And then we could go for the gods of the present world - success and status, the dollar, economic rationalism, security, protection, ‘he who dies with the most toys wins’. Joshua says, ‘As for me me, my household will serve the Lord’. He picks a third option, another way and invites us at the same time to make the same choice. As we go through then the transition of Psalm 78, it really again is quite helpful. The psalm just really echoes for us the purpose of the tradition and the scriptures. The story is told ‘so that they should set their hope in God’. If we make a choice to move away from the gods of our ancestors, what the psalm suggests is we don’t throw the baby out with the bath water. It’s not that they got it wrong, but it’s the same message that we heard last week - listen to the scribes and the pharisees, listen to what they say because they’re reading from the scriptures, just don’t do what they do. We need to take the word in for ourselves and then discover to where our self-giving will be directed.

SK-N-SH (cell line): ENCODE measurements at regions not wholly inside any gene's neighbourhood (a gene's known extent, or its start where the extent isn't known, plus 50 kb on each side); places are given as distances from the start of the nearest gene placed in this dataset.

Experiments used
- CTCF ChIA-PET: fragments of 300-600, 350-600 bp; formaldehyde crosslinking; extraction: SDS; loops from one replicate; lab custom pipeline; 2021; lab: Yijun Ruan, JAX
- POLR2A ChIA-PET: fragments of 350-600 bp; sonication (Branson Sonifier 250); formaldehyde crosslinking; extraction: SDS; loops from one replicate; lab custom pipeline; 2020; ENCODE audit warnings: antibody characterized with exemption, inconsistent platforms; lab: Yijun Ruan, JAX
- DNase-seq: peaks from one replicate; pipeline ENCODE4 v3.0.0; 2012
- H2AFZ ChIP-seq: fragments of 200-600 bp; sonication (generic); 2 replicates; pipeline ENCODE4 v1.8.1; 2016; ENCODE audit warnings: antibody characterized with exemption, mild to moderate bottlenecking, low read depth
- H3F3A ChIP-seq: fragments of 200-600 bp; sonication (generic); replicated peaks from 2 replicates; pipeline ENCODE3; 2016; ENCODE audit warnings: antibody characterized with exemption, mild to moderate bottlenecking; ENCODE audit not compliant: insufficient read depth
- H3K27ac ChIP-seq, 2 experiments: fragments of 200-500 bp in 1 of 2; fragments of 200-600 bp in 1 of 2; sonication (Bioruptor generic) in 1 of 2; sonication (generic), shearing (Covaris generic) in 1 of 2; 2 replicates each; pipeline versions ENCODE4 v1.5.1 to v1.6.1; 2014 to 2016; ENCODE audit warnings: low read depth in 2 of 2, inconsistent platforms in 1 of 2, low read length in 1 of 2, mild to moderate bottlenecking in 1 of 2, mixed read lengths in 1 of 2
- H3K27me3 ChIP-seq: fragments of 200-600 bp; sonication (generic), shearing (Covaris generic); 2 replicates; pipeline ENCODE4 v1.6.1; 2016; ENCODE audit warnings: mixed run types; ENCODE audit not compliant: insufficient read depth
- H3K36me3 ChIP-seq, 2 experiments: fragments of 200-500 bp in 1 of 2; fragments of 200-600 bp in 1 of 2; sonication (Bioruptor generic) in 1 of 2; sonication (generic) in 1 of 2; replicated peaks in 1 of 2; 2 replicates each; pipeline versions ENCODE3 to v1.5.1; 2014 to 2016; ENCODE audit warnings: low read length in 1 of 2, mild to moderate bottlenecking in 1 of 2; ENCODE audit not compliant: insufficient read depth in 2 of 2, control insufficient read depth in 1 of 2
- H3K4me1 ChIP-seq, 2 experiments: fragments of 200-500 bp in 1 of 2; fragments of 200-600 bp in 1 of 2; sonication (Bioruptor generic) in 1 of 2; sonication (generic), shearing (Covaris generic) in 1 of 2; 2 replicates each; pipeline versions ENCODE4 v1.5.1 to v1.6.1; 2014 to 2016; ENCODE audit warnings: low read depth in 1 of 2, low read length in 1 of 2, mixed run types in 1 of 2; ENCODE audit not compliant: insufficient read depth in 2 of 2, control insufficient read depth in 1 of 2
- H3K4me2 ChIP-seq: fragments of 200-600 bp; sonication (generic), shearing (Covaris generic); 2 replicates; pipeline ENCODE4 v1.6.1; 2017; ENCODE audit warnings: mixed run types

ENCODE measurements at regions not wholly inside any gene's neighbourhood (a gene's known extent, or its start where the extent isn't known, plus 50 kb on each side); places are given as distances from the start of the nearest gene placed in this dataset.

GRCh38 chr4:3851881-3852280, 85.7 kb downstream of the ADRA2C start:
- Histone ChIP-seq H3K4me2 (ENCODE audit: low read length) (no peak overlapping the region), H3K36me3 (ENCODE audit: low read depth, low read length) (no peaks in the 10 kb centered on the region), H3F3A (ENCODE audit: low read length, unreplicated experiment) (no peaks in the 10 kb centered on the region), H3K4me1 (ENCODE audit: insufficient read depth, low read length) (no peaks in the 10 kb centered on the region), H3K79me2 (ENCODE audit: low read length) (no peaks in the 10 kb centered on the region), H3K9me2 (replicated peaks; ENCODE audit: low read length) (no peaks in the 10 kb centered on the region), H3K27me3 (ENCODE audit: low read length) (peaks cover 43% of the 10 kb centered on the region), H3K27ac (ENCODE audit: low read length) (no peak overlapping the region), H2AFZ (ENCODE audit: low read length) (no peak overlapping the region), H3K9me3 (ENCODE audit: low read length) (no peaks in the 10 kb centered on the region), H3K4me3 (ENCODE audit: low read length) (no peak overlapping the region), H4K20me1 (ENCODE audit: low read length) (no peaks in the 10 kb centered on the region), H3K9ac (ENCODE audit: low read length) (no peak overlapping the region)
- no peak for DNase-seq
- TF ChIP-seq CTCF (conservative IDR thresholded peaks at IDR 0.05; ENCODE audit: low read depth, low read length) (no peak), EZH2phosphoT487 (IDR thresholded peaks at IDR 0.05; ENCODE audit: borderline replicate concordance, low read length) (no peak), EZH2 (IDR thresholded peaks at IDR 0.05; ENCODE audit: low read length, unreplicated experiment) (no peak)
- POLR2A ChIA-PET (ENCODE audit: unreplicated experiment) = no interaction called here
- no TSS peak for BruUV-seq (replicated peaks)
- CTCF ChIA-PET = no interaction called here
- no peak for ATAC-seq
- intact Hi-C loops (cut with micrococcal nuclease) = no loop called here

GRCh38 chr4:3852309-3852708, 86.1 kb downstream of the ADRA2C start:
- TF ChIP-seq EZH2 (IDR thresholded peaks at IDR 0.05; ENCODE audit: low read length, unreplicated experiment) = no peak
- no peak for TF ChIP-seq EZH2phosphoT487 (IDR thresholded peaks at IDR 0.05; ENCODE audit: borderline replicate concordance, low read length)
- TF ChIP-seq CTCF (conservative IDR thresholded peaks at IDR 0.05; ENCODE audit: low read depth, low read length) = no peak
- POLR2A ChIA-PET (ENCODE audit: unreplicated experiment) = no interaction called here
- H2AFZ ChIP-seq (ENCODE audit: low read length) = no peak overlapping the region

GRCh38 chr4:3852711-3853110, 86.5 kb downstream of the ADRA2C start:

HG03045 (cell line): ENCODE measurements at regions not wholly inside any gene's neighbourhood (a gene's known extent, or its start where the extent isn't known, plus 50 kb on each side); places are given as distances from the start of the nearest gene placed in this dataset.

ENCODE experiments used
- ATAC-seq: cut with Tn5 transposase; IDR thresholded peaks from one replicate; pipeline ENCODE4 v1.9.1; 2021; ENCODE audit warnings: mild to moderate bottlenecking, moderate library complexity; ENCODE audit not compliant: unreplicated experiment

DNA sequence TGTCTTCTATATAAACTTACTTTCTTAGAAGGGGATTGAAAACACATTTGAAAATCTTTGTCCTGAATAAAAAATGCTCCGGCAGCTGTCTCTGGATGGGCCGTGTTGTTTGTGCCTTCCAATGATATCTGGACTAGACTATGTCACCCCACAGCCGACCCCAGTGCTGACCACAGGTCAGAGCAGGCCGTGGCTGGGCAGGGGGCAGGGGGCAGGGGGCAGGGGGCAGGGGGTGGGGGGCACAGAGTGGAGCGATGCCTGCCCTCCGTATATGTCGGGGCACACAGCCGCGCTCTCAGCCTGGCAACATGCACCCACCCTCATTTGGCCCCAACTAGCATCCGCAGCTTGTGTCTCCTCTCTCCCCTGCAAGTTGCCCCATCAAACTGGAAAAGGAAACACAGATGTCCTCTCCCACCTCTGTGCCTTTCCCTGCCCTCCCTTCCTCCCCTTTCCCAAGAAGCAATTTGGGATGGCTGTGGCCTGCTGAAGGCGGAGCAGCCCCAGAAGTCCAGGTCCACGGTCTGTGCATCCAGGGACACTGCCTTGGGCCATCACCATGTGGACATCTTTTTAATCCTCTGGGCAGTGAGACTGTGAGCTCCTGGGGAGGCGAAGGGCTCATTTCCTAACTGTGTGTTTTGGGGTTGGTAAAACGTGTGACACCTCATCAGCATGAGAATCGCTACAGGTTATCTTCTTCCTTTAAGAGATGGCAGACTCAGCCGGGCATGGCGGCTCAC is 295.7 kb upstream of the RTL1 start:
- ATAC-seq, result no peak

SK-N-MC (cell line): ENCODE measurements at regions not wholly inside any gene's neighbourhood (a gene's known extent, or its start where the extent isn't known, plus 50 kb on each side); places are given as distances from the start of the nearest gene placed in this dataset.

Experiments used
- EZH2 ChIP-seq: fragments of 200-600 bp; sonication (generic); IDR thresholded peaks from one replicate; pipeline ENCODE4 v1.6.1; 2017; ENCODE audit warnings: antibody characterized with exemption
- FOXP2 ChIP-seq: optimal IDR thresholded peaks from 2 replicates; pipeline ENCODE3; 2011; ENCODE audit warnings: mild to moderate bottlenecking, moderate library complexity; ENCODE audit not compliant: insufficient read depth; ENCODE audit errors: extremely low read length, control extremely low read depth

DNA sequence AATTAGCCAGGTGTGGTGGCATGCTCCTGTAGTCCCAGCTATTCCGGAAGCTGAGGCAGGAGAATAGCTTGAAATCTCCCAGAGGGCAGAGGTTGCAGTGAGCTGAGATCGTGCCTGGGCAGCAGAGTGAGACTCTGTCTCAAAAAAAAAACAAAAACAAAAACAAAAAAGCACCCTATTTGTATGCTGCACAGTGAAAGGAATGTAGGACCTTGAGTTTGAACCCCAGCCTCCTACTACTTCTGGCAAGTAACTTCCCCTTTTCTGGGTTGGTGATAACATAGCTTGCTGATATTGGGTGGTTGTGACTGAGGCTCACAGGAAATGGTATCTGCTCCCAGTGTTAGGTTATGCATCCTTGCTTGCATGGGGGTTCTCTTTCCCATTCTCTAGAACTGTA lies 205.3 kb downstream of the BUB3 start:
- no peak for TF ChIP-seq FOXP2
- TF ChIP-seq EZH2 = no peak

One of the - at this point I then thought, if we have an insurance policy or if we have any form of retirement planning or if we have acquired more than what we need - think that’s covered all of us - the one thing that we can acknowledge about ourselves is that we’ve hedged our bets - we’ve hedged our bets. And the purpose of that observation is not to then feel guilty about it, just to be aware of it. To be aware that yes, I’ve hedged my bets, because if I’m aware of it, I can actually re-choose to do it or to do something different. But if we don’t find that awareness, then the danger is that we will roll out of this year into the next year and not recognise that anything has moved. Something will move, we are moving and growing all the time. ‘Toward what?’ is always the question.